Talking to patients about studies may be a popular idea now but it will be irrelevant in the future as clinicians will have many more tools to review studies with patients, provide instant results and feedback and patients will have better ways of accessing their images and results. Patients want convenience not another doctor telling them another opinion on another day (why is Amazon so popular? Convenience and options). Our worth lies in our ability to synthesize multitudes of medical knowledge, imaging and clinical data, and precisely articulate to others what they imply. That is what we have been doing and inorder to keep doing so we need much more capability than interpreting images at the highest RVU rate. Will there be a continued need for 30,000 radiologists? I’m no math genius but NO there will not be the need for 30,000.
So many tech companies feed us the line “we wont replace radiologists we will supplement them”. I’m calling BS. There is so much more impact to be made and money to be had by replacing and they would never stop at supplementing. Not that they are bad but because this is common sense.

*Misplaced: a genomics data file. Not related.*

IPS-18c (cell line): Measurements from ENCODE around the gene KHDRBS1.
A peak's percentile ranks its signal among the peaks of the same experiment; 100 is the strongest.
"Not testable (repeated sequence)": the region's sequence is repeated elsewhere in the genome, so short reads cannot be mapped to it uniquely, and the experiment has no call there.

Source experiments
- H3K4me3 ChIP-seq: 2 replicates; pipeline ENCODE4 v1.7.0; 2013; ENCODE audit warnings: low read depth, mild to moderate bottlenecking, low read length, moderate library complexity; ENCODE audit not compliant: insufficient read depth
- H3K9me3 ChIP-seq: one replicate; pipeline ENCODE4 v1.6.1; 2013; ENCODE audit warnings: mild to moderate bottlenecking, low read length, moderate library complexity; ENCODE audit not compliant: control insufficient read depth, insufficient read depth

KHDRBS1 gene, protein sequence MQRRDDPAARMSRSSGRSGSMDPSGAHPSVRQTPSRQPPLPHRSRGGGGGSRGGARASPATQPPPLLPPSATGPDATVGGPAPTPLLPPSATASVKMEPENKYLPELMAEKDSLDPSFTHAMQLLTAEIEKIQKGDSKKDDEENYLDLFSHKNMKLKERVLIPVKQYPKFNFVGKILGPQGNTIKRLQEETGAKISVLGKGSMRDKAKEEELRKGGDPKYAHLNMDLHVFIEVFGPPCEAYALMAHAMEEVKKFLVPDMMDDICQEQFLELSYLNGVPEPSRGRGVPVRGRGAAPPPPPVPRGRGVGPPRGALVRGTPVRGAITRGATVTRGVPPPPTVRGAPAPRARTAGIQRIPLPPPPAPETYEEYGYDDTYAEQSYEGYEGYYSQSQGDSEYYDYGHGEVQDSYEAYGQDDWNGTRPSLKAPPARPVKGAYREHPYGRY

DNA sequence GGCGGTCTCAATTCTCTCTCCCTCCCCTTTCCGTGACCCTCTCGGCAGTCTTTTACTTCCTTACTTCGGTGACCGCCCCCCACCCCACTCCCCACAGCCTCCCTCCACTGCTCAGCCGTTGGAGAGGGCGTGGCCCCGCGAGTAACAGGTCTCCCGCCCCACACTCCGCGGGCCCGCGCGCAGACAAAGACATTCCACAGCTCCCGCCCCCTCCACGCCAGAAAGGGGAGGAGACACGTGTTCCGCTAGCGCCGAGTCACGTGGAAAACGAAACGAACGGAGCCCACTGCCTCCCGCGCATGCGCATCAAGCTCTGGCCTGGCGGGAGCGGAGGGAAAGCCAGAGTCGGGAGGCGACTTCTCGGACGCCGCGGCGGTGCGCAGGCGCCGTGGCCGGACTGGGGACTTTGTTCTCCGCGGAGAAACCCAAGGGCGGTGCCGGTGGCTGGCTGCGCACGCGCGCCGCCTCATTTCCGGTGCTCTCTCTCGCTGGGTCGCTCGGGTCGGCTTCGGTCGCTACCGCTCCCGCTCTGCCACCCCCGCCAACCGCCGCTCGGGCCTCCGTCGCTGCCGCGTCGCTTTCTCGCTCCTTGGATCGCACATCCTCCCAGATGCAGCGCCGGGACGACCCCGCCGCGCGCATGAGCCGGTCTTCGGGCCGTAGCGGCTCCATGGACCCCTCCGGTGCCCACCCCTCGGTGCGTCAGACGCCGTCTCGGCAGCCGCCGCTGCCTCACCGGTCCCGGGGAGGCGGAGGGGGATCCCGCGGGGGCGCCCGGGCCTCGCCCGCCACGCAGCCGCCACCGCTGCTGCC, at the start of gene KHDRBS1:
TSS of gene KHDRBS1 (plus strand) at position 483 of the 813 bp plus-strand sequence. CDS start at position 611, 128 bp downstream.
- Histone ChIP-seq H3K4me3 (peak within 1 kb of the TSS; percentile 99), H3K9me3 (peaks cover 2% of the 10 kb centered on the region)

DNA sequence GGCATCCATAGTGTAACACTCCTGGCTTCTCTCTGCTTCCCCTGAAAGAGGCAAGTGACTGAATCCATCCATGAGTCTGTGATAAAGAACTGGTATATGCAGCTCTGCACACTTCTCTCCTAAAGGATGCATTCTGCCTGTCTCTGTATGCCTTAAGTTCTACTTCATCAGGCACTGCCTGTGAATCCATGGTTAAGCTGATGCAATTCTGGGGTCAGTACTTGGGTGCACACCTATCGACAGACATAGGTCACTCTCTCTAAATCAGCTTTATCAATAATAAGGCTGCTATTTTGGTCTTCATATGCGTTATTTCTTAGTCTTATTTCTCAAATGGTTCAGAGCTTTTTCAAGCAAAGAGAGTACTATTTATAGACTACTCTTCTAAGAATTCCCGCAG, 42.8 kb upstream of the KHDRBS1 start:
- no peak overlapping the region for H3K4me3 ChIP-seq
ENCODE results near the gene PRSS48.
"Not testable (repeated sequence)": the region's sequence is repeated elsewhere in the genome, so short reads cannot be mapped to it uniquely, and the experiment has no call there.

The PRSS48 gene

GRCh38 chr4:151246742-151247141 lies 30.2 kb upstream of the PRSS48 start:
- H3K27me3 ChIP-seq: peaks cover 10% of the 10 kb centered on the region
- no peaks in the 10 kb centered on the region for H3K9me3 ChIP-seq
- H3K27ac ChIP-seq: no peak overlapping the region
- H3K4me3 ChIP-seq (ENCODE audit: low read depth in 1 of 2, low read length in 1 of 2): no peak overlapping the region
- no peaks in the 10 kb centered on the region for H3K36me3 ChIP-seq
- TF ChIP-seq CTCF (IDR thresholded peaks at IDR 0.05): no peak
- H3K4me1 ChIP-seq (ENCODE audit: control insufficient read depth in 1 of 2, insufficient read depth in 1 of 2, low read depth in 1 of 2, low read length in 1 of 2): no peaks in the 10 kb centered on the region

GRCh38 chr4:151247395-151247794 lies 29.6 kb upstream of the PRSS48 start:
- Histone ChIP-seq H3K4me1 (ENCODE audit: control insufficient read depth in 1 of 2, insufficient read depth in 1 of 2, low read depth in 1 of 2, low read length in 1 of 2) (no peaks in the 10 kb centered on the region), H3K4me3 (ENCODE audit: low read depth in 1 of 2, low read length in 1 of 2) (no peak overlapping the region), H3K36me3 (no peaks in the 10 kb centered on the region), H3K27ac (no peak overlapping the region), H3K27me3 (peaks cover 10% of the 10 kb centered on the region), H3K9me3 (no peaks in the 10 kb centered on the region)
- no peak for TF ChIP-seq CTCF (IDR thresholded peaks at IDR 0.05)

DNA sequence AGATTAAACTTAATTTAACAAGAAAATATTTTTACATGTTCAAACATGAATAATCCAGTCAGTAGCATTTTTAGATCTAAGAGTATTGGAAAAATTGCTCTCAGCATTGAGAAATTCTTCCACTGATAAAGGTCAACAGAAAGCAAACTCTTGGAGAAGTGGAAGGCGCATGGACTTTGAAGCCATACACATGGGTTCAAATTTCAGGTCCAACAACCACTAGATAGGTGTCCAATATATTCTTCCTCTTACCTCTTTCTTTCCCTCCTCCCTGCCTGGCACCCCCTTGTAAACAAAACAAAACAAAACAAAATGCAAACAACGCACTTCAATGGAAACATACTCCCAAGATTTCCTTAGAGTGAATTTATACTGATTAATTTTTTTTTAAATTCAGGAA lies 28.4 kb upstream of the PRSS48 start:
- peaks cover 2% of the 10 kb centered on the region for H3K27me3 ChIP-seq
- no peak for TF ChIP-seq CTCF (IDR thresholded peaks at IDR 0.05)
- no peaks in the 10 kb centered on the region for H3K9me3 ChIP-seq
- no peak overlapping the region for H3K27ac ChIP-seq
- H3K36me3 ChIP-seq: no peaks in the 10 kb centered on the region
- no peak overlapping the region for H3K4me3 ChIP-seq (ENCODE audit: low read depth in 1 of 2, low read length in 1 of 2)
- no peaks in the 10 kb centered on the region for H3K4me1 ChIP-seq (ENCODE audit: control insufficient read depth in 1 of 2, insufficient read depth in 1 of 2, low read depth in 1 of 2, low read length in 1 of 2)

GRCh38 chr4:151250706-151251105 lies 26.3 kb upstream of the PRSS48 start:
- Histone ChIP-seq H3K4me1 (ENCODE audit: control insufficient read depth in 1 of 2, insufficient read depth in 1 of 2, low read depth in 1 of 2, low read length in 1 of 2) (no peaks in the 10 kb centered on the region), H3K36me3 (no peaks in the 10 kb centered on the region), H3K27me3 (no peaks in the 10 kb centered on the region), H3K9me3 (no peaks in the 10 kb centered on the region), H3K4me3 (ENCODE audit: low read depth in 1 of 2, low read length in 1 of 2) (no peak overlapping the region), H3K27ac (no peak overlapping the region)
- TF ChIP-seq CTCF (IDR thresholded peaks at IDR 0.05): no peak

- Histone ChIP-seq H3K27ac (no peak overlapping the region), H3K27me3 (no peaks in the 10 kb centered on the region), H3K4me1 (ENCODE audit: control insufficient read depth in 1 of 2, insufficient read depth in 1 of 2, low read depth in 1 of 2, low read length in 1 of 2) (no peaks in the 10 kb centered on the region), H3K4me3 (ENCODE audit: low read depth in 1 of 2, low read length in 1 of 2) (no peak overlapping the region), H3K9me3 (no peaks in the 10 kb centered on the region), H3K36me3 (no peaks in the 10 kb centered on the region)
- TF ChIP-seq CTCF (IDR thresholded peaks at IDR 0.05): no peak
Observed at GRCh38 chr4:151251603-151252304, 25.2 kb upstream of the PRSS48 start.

This is why I believe the American College of Radiology needs to consider how many radiologists are made each year, “allowing” for the use of radiology extenders, our current educational objectives and residency curriculum and our future roll not solely as imaging interpreters. As it stands now IR/DR and ESIR residents complete about 3 years of DR and the rest is IR. They are eligible for both boards. I believe this means we have room to add curriculum on the above topics for diagnostic residents into the current 4 years of radiology training. The arbitrary and small number of needed studies to graduate also serves no purpose, other than maybe pleasing the ACGME, and should be reconsidered as well. In a year those numbers if focused on can be met. As current radiologists in training we need to be prepared for our mid to late careers and currently we are totally underprepared for that.